The best control is keeping it out of fields in the first place. The disease, which damages canola roots, is soil-borne so farmers are urged to clean equipment after being in infected fields, Derksen said.

Although clubroot seems to prefer acidic soils it’s believed it can do just fine in Manitoba.

Farmers can control the disease by growing clubroot-resistant varieties.

Goss’s Wilt

This bacterial disease, which attacks corn, was first suspected in Manitoba in 2008 and confirmed in 2009 in two Roland-area cornfields. Now it’s ubiquitous throughout Manitoba’s Corn Belt, Derksen said.

Goss’s Wilt overwinters on corn stubble as well as several weeds, including barnyard grass and green foxtail, but the bacterium can survive on corn residue in the soil for 10 or more years.

It’s spread by wind and rain and enters corn plants through abrasions — even microscopic ones — caused by hail or wind.

It normally first shows up in patches and then throughout a field in subsequent years.

“In the odd field where there has been lots of moisture there have been yield losses of up to 30 bushels an acre,” Derksen said.

“We know on a windy day in fall corn stubble moves so if can definitely move from field to field.”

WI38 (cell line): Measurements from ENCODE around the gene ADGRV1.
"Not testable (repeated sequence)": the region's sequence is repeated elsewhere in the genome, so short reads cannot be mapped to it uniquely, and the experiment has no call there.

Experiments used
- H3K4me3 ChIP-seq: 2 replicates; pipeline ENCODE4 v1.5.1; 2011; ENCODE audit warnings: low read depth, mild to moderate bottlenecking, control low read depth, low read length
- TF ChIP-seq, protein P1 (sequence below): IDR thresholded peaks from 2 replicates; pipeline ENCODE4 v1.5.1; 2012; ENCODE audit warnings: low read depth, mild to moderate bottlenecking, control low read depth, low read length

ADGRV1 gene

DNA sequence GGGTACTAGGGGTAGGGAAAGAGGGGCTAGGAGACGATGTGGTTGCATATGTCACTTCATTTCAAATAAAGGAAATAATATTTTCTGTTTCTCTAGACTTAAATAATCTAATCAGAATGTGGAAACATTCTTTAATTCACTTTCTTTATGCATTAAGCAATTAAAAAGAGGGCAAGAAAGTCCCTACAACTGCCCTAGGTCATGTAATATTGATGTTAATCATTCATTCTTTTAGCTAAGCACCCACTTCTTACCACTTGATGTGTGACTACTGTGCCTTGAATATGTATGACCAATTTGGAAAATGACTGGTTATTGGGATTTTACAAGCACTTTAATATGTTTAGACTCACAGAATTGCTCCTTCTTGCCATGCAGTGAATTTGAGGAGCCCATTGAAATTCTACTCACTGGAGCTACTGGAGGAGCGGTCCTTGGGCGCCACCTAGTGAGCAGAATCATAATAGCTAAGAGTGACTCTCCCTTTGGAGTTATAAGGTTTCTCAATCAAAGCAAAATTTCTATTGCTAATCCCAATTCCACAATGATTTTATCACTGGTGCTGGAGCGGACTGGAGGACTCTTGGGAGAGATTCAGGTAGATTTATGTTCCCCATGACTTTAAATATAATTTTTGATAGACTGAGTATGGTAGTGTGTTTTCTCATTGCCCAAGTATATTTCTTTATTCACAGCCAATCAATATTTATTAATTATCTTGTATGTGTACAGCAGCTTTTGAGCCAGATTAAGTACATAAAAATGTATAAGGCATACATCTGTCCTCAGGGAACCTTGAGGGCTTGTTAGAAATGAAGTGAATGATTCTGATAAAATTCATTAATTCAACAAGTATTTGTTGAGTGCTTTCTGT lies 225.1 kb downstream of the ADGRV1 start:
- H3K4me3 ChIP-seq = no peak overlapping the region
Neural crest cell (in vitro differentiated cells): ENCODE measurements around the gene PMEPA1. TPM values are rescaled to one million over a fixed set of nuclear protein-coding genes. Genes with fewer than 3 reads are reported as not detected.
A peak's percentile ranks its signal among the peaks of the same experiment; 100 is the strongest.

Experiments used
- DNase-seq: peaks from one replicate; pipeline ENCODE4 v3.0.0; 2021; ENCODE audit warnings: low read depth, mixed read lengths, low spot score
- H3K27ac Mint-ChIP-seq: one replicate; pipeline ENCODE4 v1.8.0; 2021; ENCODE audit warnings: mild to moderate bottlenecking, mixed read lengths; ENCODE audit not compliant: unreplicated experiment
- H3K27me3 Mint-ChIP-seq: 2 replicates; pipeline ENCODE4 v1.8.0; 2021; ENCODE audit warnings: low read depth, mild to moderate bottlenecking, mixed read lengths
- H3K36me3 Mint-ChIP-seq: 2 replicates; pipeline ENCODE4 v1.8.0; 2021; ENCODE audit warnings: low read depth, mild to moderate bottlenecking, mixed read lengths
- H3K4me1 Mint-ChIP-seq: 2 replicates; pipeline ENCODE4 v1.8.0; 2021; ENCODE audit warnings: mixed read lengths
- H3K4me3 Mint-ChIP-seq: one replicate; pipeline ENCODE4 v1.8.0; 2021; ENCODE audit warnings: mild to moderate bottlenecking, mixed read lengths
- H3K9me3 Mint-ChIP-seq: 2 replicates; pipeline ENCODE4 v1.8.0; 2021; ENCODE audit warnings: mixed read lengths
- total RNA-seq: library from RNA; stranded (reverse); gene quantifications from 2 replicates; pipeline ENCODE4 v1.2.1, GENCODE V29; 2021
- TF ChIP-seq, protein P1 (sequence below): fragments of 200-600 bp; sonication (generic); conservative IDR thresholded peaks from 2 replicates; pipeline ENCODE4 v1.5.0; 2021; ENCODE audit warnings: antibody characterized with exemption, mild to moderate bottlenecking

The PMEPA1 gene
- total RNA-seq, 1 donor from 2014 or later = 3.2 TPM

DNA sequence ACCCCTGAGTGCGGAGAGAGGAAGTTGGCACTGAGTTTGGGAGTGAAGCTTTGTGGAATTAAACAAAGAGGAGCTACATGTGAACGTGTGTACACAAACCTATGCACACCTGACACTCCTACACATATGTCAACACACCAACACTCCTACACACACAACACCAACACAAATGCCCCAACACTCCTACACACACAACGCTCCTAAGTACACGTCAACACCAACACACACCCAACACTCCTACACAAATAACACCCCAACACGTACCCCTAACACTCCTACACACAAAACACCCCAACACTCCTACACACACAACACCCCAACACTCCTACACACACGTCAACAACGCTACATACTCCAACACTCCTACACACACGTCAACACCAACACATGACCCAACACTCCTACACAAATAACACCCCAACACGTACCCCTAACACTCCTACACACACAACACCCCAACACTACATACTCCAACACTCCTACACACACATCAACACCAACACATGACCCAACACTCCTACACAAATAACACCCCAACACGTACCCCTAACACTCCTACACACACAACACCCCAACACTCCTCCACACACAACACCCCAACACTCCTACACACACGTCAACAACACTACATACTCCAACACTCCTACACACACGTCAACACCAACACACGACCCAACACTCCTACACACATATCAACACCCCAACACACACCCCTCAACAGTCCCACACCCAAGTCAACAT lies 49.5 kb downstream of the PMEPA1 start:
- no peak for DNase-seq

Once a field is infected, the best control is to plant corn hybrids resistant to the disease. Because Goss’s Wilt is a bacterium, fungicides are ineffective.

Striped rust

It’s possible that a new race has developed overcoming the tolerance in current varieties of winter wheat, Derksen said.

It could also mean this rust, which normally appears when temperatures are cooler, might be able to do well under warmer conditions.

Like other rusts, striped rust normally blows in from the United States, but the fungal disease is believed to have overwintered in Alberta and Saskatchewan in 2010-11.

Striped rust, so named because it deposits postures in stripes along wheat leaves and stems, reduces plant photosynthesis and ultimately yield.

Fungicides will control it, but only if applied before the plant is infected.

“Once it shows up it’s too late,” Derksen said.

Alfalfa weevil

This insect has been in Manitoba for a while, but only in recent years has it sometimes been an economic pest, said MAFRI entomologist John Gavloski.

Alfalfa weevil larvae, green legless worms with a white stripe down their back, eat alfalfa leaves. Where their numbers are high they can reduce hay yields and seed production.